Where is violent rape scene not shocking? Dutch theater.


AMSTERDAM, Holland — Having never seen an “experimental theater” performance, my feelings leading up to the Orkater Theater's production of "Richard III" were a mixture of curiosity and doubt.

Why? This adaptation integrated the music of Tom Waits into Shakespeare’s script, sometimes using the modern lyrics in place of sections of the original text. And, as it turned out, that was to be the least shocking part of the performance.

Considered blasphemy by more conventional theater-lovers, such liberty-taking as inserting Tom Waits' music and lyrics into Shakespeare is a staple of Dutch theater. For my college drama class, the students attended this untraditional performance to better understand what makes Dutch theater so unique.

To use the term “Dutch experimental theater” would be a faux pas in the Netherlands: Dutch theater is experimental theater and there is a solid foundation for this.

For any performance to connect with its audience, one of the most critical elements is language. Shakespeare wrote all of his plays in his native English, which needs no translation for an American or English audience. And even though the majority of Holland's population speaks both Dutch and English, Dutch theatrical productions often change English language plays into Dutch to facilitate audience comprehension.

Because of this tradition of translation, it is impossible for a company to perform Shakespeare exactly as he wrote it. With the original text already compromised, Dutch theater began exploring other deviations within the theatrical medium — often to the extreme.

Theater-goers familiar with "Richard III" know it a murderous tale of a man’s vain struggle for power. Orkater’s production went to great lengths to show Richard’s true nature: a brute animal, despite his cleverness. They even went so far as to pantomime a rape between Richard and his wife, Lady Anne, that was not in the original text.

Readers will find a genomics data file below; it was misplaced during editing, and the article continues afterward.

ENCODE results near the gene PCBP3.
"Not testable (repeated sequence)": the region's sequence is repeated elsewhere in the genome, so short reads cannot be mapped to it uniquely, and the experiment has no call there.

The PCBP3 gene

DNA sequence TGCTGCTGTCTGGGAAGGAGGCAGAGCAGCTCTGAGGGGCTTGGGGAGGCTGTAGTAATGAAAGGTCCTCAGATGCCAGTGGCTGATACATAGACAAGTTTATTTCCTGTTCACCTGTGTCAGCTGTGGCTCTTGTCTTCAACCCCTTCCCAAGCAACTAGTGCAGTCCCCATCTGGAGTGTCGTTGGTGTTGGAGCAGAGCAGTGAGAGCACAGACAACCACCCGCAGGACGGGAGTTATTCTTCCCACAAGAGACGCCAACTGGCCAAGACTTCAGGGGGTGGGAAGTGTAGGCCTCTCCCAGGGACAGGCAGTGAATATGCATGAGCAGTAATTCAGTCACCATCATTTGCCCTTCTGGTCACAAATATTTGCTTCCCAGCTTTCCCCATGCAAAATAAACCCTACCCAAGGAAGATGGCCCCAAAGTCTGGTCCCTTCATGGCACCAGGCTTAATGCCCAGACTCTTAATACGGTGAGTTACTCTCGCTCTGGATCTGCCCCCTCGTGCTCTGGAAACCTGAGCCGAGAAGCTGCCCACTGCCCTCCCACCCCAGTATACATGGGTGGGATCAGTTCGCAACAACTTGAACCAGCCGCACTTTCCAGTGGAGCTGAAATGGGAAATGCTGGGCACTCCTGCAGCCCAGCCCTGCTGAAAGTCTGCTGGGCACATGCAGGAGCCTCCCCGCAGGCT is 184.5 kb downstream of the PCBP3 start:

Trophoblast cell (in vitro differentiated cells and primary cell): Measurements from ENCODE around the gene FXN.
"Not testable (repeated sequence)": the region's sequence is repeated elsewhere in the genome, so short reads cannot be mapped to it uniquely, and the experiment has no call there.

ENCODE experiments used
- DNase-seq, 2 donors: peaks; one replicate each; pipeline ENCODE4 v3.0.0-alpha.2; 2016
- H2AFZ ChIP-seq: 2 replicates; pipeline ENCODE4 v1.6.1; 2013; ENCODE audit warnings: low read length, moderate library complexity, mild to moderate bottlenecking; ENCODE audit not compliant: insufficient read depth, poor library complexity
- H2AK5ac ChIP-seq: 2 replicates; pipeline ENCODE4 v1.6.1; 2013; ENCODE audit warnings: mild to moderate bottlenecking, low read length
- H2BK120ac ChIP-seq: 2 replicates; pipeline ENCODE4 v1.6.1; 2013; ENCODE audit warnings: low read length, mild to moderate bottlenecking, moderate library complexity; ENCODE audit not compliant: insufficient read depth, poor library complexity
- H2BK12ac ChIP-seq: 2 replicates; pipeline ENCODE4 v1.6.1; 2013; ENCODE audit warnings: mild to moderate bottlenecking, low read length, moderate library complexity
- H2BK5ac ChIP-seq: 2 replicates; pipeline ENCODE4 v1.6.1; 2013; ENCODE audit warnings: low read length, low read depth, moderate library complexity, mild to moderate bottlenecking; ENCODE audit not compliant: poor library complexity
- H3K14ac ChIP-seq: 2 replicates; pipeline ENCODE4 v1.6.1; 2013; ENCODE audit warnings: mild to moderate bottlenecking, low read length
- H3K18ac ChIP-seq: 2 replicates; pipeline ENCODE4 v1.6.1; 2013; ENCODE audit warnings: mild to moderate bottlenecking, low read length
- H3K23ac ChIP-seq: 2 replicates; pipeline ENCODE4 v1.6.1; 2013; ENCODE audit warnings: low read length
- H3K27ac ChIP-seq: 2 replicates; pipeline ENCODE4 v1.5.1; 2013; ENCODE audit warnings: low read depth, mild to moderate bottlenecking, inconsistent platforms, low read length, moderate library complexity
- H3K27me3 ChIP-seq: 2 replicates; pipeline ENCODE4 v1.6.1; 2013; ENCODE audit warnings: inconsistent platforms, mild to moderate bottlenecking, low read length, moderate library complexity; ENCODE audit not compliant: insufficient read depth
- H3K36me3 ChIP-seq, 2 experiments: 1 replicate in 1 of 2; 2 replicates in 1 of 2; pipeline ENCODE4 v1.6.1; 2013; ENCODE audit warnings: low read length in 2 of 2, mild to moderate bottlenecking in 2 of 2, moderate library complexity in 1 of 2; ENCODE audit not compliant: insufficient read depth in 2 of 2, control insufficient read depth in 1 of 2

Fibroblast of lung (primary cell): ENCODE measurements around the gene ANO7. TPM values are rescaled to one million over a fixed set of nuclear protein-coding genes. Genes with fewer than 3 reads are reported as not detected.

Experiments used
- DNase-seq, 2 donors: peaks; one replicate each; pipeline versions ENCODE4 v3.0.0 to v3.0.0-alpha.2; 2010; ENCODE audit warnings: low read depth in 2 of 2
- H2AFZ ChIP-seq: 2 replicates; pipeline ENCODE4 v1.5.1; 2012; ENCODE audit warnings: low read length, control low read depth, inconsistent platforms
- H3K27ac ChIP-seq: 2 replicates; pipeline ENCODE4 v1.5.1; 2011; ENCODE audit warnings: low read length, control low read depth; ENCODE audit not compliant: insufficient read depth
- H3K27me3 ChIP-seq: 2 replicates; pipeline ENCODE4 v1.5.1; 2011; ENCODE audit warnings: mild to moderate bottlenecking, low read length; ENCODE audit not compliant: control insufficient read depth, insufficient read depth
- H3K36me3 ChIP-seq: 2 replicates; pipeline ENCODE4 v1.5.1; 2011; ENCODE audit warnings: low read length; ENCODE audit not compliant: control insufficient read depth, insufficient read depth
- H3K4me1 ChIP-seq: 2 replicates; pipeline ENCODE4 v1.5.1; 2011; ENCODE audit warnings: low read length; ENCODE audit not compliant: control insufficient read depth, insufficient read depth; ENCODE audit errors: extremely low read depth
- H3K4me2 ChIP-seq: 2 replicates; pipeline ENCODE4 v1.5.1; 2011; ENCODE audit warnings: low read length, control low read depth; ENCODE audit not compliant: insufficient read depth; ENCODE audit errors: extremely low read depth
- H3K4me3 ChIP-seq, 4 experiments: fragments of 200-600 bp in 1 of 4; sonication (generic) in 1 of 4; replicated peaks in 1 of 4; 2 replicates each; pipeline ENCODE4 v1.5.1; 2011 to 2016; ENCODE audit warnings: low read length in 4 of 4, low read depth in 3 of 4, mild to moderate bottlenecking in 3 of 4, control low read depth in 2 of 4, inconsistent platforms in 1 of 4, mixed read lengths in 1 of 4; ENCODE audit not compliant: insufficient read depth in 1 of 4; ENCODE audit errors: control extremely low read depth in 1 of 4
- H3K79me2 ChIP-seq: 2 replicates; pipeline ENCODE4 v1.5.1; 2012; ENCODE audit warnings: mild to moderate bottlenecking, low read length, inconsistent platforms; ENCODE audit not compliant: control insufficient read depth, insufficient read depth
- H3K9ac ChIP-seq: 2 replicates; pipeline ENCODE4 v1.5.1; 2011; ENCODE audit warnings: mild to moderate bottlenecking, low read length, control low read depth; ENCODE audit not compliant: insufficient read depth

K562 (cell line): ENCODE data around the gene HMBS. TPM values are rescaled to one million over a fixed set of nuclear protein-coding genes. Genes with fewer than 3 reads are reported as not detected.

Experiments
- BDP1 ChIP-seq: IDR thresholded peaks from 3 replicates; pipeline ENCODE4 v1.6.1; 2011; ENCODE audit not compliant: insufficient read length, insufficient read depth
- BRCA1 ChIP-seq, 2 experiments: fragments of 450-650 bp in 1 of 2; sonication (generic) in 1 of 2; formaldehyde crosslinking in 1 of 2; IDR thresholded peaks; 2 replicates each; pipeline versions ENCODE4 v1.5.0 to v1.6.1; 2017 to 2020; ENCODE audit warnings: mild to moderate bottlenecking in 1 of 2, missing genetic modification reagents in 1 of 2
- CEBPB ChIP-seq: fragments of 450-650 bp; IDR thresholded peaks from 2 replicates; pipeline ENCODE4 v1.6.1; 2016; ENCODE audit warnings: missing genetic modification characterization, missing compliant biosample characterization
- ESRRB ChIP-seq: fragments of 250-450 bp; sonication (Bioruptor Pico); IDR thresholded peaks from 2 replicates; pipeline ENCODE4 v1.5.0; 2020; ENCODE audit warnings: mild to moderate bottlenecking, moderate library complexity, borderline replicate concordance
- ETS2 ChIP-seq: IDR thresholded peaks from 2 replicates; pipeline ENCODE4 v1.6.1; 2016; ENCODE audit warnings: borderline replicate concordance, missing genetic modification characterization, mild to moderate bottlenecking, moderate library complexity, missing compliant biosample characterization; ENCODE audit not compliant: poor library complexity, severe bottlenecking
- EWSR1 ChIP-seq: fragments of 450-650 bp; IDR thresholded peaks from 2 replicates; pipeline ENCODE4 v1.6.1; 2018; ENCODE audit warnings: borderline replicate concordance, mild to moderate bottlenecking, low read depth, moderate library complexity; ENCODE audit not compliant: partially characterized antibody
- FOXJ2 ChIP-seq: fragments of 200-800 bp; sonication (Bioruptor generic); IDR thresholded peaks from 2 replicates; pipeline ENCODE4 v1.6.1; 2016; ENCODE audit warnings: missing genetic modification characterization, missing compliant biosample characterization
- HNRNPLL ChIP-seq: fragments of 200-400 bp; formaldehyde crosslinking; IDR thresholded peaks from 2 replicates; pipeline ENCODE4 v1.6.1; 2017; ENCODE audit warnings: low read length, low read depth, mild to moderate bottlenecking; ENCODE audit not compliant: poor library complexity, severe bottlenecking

Perhaps not surprisingly, this vulgar scene shocked the American students in the audience. Never in the United States had any of us seen a performance that so closely depicted a violent sexual act.

What surprised us even more was our drama teacher’s comment that the scene was fairly prudish for Dutch theater — many productions would have gone much farther with the powers of suggestion, such as having the characters be naked and/or actually copulate on stage.

This production's discretion was criticized in a review written by journalist Vincent Kouters in the Dutch newspaper de Volkskrant. Under the headline “Speelse Richard zonder dreiging,” ("Playful Richard without threat"), Kouters called for even more dirty, gruesome action than the beatings, murders and rape that Orkater provided. As my Emerson drama teacher said, Dutch audiences are hard to shock.

Despite its popularity, Dutch theater is in limbo. As a historically rare conservative government rises to power in the Netherlands and faces the global economic crisis, federal subsidies are being slashed. The arts community is set to sustain a 20 to 30 percent budget cut — roughly $1.2 billion. This is a huge blow to a sector that has always had liberal government support.

The impact of the diminution of Dutch theater would not just be a Dutch issue: This type of experimental theater is not seen anywhere else in the world. Other cultures, particularly American, are not at a point where audiences accept the kinds of extreme liberties that define Dutch theater. It just remains to be seen whether Dutch theater will be able to overcome the budget cuts and continue to push more conservative cultures to face their own discomforts and insecurities.